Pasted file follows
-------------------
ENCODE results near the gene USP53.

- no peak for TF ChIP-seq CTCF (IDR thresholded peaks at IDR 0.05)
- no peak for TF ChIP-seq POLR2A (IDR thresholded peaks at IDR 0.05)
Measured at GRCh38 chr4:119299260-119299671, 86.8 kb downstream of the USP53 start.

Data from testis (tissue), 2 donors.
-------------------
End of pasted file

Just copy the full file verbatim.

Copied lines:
ENCODE results near the gene USP53.

- no peak for TF ChIP-seq CTCF (IDR thresholded peaks at IDR 0.05)
- no peak for TF ChIP-seq POLR2A (IDR thresholded peaks at IDR 0.05)
Measured at GRCh38 chr4:119299260-119299671, 86.8 kb downstream of the USP53 start.

Data from testis (tissue), 2 donors.